Thebes Land review

★★★★ | Thebes Land

Thebes Land review
CREDIT: Alex Brenner

Our fascination with murder shows no sign of waning. Crime fiction, newspaper headlines and ‘true life’ series like Making a Murderer and Serial present tales that are still as grimly compelling to us as the story of Oedipus murdering his father was to the ancient Greeks. ‘Thebes Land’ promises us the story of Martin, a young man who has committed a particularly grisly act of patricide. Not only is documentary maker ‘T’ going to tell us about the story of how he met Martin in order to write this play but he’s also going to present the real Martin on stage. The audience are safe, though. Martin is contained in a 3-metre high wire cage, as per Home Office regulations. Or is he up on the balcony under armed guard? Or is he watching us watching him via video-link?

Daniel Goldman’s cleverly adapted version of this South American piece is a wily beast of a play. It beguiles, tricks and twists until the audience aren’t quite sure what to believe at any point. It starts innocuously enough and promises to be a slightly dry but nonetheless intriguing academic discourse on the nature of theatre-making and storytelling. That’s the first trick of many. It’s a whole lot more than that. What evolves is multifaceted with reflections on multiple issues including the father/son relationship, truth and ego.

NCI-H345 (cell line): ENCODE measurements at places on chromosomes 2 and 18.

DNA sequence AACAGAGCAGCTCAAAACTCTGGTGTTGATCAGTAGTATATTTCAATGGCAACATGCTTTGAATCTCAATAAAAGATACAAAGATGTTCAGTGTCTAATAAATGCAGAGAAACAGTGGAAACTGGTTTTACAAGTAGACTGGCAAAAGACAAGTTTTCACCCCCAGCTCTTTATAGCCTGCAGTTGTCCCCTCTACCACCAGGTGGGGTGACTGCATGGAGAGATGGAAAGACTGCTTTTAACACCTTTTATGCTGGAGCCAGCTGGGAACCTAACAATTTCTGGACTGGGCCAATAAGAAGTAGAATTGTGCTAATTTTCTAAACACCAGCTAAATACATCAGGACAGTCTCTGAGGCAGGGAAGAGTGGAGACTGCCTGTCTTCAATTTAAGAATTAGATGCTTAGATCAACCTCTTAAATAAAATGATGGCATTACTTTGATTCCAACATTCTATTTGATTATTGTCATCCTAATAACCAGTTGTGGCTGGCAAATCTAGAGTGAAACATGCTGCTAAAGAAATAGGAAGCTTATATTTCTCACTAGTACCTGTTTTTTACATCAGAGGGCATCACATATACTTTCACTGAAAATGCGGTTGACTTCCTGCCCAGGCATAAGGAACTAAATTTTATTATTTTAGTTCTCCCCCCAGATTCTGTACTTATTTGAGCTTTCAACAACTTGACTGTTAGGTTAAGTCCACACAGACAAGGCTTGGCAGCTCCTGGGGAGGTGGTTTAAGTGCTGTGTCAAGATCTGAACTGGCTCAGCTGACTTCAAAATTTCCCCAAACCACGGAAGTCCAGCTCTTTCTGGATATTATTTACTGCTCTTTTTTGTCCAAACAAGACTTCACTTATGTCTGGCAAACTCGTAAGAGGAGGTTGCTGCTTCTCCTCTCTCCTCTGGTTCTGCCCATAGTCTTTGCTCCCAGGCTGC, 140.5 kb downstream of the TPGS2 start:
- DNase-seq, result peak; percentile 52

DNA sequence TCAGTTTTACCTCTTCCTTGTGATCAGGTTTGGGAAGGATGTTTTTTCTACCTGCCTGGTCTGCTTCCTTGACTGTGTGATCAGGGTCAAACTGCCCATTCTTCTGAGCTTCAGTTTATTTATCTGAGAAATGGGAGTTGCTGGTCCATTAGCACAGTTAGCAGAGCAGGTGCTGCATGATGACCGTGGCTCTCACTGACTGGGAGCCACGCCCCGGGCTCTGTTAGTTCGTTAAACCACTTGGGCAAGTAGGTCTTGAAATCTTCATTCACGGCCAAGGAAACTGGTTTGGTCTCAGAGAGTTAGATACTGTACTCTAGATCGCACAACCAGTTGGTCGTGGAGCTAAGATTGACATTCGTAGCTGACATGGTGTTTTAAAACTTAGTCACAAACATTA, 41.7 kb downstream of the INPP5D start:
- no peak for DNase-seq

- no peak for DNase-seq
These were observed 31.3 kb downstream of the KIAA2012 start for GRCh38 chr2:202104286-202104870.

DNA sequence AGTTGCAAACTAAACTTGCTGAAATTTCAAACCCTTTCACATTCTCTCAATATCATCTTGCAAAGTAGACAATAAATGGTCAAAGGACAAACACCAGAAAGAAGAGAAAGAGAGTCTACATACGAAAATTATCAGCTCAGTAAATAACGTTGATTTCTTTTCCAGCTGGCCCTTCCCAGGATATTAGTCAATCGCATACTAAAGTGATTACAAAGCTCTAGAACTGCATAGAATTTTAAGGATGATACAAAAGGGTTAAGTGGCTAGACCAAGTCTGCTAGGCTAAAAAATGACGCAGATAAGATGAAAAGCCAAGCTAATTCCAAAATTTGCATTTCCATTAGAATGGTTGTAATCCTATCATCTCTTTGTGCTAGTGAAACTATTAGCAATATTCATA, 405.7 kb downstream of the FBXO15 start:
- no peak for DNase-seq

It’s a lot more than that too. It’s a grisly crime story, it’s titillating (whilst making you feel perturbed that it’s titillating) and it has a disturbing undertone of sexual tension that crops up between the two men. Hell, it even has a weird little segment where there’s a Whitney Houston number. There’s so much contained here that it leaves you reeling at points and not sure what to think about next.

There is the odd discordant moment where the self-mocking misses the mark but these are few and far between and the two actors are entirely credible. There’s something impish, attractive and likeable about Trevor White’s ‘T’ and Alex Austin gives good vulnerable but terrifying disaffected youth. If you like to be toyed with and want an unconventional night at the theatre then head down to The Arcola and take a cage-side seat. You won’t regret it.

 

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Thebes Land plays at the Arcola Theatre until 23rd December

 

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